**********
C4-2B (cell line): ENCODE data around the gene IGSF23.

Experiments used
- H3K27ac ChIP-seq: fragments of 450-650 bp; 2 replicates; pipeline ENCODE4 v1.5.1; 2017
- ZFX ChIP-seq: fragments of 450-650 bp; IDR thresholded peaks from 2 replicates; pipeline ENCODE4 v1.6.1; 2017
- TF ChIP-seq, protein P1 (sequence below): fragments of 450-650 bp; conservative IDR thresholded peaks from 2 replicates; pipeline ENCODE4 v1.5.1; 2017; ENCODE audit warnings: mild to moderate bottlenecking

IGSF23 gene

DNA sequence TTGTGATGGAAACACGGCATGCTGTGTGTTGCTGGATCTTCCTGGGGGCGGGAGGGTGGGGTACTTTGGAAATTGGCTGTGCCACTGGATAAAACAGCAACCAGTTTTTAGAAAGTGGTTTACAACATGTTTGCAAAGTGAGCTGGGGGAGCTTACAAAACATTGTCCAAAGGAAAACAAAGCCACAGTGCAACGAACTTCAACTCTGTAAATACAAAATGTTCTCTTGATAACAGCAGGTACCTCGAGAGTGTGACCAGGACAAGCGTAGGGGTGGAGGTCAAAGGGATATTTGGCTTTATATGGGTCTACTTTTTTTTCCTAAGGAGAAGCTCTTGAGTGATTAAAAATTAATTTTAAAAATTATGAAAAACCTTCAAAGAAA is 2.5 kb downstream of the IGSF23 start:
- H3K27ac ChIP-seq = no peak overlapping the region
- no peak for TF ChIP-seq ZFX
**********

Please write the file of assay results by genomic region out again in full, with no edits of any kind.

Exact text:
C4-2B (cell line): ENCODE data around the gene IGSF23.

Experiments used
- H3K27ac ChIP-seq: fragments of 450-650 bp; 2 replicates; pipeline ENCODE4 v1.5.1; 2017
- ZFX ChIP-seq: fragments of 450-650 bp; IDR thresholded peaks from 2 replicates; pipeline ENCODE4 v1.6.1; 2017
- TF ChIP-seq, protein P1 (sequence below): fragments of 450-650 bp; conservative IDR thresholded peaks from 2 replicates; pipeline ENCODE4 v1.5.1; 2017; ENCODE audit warnings: mild to moderate bottlenecking

IGSF23 gene

DNA sequence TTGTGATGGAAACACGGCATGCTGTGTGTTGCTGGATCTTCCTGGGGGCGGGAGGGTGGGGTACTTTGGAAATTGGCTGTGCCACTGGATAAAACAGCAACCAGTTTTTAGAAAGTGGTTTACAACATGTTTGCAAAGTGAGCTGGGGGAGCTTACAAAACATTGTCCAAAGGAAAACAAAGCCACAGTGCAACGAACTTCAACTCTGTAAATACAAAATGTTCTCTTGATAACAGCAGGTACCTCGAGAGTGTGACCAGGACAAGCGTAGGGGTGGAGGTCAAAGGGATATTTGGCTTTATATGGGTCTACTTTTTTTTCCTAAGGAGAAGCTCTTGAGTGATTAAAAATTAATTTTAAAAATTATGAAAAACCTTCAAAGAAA is 2.5 kb downstream of the IGSF23 start:
- H3K27ac ChIP-seq = no peak overlapping the region
- no peak for TF ChIP-seq ZFX